Studying Baptism With Your Child

Studying Baptism with Your Child - Parenting Like Hannah
View our free baptism study here.

God can lead you down some interesting paths. Parenthood is one of them. The day your child is born is etched in your heart forever. You marvel as you watch your children grow into their personalities and gifts. Suddenly, they are old enough to understand the concept of sin and dedicating their lives to God. Now, what do you do?

The age of accountability is slightly different for every child. Only God and the child will ever really know when that age has been reached. As a Christian parent, the subject of baptism can be scary. What if you push it too soon? What if you wait until it is too late? How do you know when your child is ready? How can you encourage baptism without making it your decision instead of your child’s? The whole subject freezes many parents into total inaction.

When my daughter was about the age of accountability, I wanted to study with her. Unfortunately, my searches for a study on baptism hadn’t turned up anything I felt comfortable using. Either the study was outdated or juvenile looking or the theology wasn’t entirely sound. With a background in education, I had been trained to write lesson plans about a variety of subjects. Could God use those same skills to help me write a study about baptism parents could use with their children?

I am not sure how other teachers are trained, but my program was big on asking questions and experiencing things. My quest to develop a study on baptism began by quizzing my daughter and her friends. What questions did they have about baptism? What did they know or think they knew? What was confusing to them? What worried them? What might have even scared them?

My next conversations were with parents and teachers. What did they wish they had to study baptism with children and teens? What problems had they encountered with other studies? What did other studies lack that they needed?

The resulting A Student’s Guide to Baptism (by the way, this resource is free), was an effort to answer the questions and needs of both students and their parents or teachers. Written so a curious student can use it with or without an adult, it encourages the student who may stumble upon it to approach a trusted Christian adult to study with them. The back of the study contains a leader’s guide that walks adults through the various ways to use the study.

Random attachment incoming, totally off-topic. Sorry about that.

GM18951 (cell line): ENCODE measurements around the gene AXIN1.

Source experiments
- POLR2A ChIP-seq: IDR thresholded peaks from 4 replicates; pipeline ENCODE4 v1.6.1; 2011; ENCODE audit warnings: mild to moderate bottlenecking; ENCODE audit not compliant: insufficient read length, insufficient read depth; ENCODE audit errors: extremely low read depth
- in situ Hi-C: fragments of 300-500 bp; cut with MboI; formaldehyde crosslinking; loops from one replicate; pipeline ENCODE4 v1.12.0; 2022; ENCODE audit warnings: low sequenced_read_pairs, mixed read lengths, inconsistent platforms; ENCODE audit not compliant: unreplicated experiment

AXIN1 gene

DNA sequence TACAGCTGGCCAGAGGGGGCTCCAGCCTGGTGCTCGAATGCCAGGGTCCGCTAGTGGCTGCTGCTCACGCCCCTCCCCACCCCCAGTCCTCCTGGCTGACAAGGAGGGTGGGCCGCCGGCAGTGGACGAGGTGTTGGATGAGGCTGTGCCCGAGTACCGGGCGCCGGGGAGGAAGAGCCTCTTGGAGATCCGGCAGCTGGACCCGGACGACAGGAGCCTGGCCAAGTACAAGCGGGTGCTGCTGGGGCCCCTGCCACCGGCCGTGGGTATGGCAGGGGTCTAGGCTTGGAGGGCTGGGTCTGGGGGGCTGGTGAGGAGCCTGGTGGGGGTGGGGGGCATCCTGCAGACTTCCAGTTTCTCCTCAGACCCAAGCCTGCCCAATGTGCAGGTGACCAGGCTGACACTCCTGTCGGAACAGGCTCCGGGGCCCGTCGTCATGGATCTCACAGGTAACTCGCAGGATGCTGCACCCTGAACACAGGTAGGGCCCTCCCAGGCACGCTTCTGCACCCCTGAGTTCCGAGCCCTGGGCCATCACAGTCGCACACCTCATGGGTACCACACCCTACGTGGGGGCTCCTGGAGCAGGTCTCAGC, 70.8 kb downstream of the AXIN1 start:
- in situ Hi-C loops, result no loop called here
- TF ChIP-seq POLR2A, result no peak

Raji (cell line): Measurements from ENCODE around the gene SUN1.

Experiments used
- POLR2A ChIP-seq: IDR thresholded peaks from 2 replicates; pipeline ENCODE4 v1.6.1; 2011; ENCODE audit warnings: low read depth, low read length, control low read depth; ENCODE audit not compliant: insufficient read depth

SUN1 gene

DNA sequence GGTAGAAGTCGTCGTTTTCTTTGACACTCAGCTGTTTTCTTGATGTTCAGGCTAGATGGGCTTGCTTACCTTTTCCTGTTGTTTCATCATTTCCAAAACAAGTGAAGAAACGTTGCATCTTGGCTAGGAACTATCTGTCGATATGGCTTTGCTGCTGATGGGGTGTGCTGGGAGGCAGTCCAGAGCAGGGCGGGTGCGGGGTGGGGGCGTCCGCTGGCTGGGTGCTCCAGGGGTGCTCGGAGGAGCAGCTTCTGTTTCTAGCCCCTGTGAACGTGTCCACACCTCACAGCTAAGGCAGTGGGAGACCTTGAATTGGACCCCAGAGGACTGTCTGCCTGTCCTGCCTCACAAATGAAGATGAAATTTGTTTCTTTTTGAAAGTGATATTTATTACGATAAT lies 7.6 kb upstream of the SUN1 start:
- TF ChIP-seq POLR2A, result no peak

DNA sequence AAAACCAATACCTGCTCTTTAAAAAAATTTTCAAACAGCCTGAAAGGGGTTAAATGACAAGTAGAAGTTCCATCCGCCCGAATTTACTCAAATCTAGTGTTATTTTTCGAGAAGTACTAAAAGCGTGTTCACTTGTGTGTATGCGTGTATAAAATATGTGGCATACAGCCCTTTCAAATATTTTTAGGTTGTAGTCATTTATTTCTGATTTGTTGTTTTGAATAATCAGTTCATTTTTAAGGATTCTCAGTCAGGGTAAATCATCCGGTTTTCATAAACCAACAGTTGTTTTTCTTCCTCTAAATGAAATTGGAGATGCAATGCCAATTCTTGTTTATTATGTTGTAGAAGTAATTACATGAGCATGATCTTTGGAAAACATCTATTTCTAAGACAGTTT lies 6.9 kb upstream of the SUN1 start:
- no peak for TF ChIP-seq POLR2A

Each lesson has thought questions and activity ideas. If a student is really ready to become a Christian, the study and questions could be completed in a few hours. Students who may not be quite ready can take advantage of the additional activities to enhance and lengthen the discussions. The activities can also be used after baptism to encourage growth in the new Christian.

The idea of studying baptism with your child can be exciting and intimidating at the same time. Hopefully, this guide will make the process a little easier for you. After you study with your child, I would love to hear about your child’s baptism and see the photos. It is the most important day in the life of any person – the day they decide to dedicate their life to Christ. (There are even some ideas in the study of ways to help your child remember the importance of the day for years to come.) Please feel free to contact me and share your family’s story. I would love to celebrate with you!

Published by

Thereasa Winnett

Thereasa Winnett is the founder of Teach One Reach One and blogger at Parenting Like Hannah. She holds a BA in education from the College of William and Mary. She has served in all areas of ministry to children and teens for more than thirty years and regularly leads workshops for ministries and churches. She has conducted numerous workshops, including sessions at Points of Light’s National Conference on Volunteering and Service, the National Urban Ministry Conference, Pepperdine Bible Lectures, and Lipscomb’s Summer Celebration. Thereasa lives in Atlanta, GA with her husband Greg, where she enjoys reading, knitting, traveling and cooking.

Leave a Comment

This site uses Akismet to reduce spam. Learn how your comment data is processed.